Socialists and War
William Morris in 1887 when there were rumours of a war with Germany:
“If war really becomes imminent our duties as Socialists are clear enough, and do not differ from those we have to act on ordinarily. To further the spread of international feeling between the workers by all means possible, to point out to our own workers that foreign competition and rivalry, or commercial war, culminating at last in open war, are necessities of the plundering classes, and that the race and commercial quarrels of these classes only concern us so far as we can use them as opportunities for fostering discontent and revolution; that the interests of the workers are the same in all countries and they can never be really enemies of each other; that the men of our own labouring classes therefore, should turn a deaf car to the recruiting sergeant, and refuse to allow themselves to be dressed up in red and be taught to form a part of the modern killing machine for the honour and glory of a country in which they have only the dog’s share of many kids and few halfpence—all this we have to preach always. though in the event of imminent war we may have to preach it more emphatically”.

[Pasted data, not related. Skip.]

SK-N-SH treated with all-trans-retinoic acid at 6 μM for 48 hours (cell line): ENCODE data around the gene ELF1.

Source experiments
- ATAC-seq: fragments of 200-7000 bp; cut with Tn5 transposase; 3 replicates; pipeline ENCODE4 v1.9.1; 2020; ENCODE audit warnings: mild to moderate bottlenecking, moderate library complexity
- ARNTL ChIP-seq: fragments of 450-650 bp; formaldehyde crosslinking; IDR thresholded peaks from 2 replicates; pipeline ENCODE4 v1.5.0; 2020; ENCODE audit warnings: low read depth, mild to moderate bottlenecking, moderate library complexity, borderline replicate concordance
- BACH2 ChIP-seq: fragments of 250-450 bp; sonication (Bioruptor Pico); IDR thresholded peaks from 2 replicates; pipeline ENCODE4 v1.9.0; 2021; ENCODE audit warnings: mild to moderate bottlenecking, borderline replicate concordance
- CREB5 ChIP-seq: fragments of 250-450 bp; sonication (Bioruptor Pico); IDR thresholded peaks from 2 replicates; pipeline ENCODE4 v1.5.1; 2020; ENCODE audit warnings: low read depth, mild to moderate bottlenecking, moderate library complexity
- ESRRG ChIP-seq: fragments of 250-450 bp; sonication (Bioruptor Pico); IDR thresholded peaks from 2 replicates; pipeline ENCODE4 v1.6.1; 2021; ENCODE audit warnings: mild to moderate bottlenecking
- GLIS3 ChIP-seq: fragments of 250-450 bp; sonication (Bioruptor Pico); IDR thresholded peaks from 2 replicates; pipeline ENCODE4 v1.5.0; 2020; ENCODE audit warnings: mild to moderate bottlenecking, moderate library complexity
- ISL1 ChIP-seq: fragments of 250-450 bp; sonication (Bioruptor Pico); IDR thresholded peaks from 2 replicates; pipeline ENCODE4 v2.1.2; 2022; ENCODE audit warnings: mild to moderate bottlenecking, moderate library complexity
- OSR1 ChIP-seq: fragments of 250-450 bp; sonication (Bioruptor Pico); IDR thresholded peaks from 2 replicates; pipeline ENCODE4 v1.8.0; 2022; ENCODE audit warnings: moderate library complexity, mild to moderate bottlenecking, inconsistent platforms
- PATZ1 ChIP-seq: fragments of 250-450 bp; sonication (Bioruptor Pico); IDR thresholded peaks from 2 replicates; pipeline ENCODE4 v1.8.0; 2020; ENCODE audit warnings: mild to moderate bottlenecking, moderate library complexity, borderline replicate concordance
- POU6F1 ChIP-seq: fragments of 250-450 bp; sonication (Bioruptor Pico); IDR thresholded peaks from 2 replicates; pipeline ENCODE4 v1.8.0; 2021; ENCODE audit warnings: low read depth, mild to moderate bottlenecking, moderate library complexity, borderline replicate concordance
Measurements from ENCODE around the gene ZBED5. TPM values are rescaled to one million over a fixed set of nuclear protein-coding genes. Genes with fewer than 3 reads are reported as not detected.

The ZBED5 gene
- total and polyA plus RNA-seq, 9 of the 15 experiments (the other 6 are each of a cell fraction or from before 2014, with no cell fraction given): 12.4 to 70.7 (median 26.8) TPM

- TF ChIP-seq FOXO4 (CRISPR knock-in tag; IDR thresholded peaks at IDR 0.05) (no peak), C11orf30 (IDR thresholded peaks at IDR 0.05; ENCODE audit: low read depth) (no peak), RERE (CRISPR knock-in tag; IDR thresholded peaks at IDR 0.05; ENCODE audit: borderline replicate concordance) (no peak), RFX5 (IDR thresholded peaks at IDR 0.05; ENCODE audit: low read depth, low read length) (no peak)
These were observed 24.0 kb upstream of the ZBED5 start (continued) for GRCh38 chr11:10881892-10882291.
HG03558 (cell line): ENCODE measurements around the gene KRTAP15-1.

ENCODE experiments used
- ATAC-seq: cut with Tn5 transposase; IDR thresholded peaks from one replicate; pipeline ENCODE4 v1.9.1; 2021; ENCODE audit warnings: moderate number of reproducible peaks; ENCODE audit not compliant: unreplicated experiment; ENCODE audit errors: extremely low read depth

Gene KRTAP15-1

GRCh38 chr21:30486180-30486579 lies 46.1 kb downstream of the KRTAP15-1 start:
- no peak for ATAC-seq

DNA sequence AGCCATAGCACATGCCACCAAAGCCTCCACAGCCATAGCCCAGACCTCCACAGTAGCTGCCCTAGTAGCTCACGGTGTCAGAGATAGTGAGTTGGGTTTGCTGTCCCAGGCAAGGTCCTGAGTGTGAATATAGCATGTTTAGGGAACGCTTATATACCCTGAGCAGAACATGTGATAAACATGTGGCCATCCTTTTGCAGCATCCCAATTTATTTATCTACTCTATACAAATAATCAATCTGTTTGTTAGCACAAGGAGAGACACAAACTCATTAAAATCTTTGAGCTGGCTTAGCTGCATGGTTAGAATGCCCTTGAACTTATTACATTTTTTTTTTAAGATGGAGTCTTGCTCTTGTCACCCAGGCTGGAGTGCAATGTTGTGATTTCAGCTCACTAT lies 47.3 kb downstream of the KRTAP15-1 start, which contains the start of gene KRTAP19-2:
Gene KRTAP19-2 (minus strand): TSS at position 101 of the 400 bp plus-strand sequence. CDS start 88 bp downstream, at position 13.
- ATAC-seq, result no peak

Rosa Luxemburg during the first World War:
“All demands for complete or gradual disarmament, for the abolition of secret diplomacy, for the dissolution of the great powers into smaller nationalities and all similar propositions, are absolutely Utopian so long as capitalist class rule remains in power. For capitalism, in its present imperialistic course, to dispense with present-day militarism, with secret diplomacy with the centralization of many national slates, is so impossible that these postulates might more consistently, be united into the simple demand ‘abolition of capitalist class society'”.